Employment Law Firm in California
Under Title VII of the Civil Rights Act, the Age Discrimination in Employment Act, and the Americans with Disabilities Act (ADA), there are certain types of damages that will be capped based on the size of the employer. Other damages, such as lost wages (sometimes called back wages) will not be capped. In other words, an employer will be responsible for the entire amount owed to you regardless of its staff size.
Am I Entitled To All The Back Pay I Would Have Earned If I Didn’t Lose My Job?
I Have To Wait Years To Recover My Lost Wages. Is There Other Compensation To Make Up For Those Losses?
Paying Taxes On Lost Wages
Lost wages are wages you would have earned if the discrimination you suffered never took place. Lost wages can be calculated by subtracting what you made after being fired — or demoted — from what you made before.
The amount of back wages you are entitled to can be calculated from the time the discrimination first happened until the time you — ideally — win at trial. The total amount depends on whether you earned any other income from another source to replace what you would have earned had you not been fired. For example, if you receive income from another source during that time, that money will be subtracted from your total lost wages.
For instance, if you were earning $10,000 a month before you were fired and you made nothing after, you would be entitled to back wages in the amount of $10,000 per month until you successfully take your case to trial. Of course, if you lose in court, you would be entitled to nothing.
Back pay is one of the most common types of damages awarded in a successful discrimination employment case. Back pay includes wages, salary, bonuses, and benefits that were lost because of an unlawful dismissal or instances of employer discrimination, minus any income the employee earned in the interim.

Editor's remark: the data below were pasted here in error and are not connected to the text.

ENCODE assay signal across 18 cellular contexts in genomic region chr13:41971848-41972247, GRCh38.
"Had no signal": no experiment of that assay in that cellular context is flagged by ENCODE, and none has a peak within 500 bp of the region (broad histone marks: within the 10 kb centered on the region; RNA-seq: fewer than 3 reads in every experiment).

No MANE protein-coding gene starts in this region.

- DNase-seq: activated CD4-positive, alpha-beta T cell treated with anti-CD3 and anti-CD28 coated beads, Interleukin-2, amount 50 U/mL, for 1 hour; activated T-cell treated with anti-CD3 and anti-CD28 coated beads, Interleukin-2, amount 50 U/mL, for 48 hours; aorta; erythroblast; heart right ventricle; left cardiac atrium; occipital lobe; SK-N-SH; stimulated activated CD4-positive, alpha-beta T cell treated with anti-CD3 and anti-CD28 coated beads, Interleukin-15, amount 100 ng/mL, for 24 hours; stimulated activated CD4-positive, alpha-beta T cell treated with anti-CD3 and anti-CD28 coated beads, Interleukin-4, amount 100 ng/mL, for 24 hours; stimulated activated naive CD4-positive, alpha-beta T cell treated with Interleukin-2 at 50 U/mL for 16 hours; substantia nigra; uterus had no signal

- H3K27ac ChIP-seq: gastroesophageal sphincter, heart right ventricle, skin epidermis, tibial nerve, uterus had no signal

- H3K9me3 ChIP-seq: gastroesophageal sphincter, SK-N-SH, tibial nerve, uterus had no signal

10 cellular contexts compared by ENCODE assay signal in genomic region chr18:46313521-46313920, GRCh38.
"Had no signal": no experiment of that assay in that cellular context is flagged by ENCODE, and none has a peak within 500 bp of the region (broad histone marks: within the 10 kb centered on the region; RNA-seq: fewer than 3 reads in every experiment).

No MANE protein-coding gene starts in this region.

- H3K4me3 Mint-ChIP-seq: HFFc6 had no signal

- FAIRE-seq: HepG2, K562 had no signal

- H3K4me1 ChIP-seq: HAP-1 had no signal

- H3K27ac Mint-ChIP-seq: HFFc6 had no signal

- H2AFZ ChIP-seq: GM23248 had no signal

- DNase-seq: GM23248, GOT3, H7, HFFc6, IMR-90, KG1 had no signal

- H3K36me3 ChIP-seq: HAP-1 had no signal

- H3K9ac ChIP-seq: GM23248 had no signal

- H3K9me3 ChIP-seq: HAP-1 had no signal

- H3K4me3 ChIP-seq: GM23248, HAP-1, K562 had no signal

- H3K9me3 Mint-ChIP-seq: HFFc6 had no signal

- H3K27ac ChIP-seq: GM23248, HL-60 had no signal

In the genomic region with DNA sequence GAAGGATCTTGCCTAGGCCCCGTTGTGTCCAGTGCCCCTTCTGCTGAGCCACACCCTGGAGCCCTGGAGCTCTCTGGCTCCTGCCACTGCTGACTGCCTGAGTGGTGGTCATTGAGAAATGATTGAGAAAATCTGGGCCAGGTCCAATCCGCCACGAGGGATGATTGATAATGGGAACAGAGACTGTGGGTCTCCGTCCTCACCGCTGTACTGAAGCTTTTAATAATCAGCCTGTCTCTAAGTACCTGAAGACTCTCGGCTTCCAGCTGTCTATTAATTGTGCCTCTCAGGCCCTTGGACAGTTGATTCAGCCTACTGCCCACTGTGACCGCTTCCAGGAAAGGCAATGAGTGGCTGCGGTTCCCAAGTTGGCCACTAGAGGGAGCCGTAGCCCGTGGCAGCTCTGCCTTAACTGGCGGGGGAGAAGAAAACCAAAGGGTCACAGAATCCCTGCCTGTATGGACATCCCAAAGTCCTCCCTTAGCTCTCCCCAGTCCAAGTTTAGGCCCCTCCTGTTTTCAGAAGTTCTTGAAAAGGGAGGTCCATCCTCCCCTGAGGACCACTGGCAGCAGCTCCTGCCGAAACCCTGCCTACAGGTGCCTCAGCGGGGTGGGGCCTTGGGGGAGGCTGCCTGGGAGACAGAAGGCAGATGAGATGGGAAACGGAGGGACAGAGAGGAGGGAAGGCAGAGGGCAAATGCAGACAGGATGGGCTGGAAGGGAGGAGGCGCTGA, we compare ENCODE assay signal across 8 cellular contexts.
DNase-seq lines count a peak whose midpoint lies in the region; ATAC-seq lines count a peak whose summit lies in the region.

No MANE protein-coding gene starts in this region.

Back pay includes more than just your salary or wages. It also includes interest, overtime, and any raises you would have earned. Back pay can be calculated from the job loss or date of the discrimination to the date of the court’s decision.
Yes. Prejudgment interest is often part of a back pay award. Prejudgment interest is intended to compensate you for the use of money you would have had if you did not suffer the discrimination or loss of your job.
Your entire damages award will be subject to federal taxes that must be paid by you, except for the amount allocated for prejudgment interest and attorneys’ fees. (The attorney will pay taxes on his or her fees.)
If you have made up your mind to take action, it is important to work with an attorney that specializes in cases like yours. The discrimination lawyers at West Coast Employment Lawyers have extensive experience handling discrimination cases. We will work tirelessly to gather the facts, find and interview eyewitnesses, hire experts, and fight for your rights.
We work on a contingency basis, which means we only get attorney’s fees if we are able to recover for you. Our legal team is available 24/7 and will take care of your case from start to finish. For a free no-obligation consultation with a discrimination attorney in California, contact our office at 1-800-247-9235.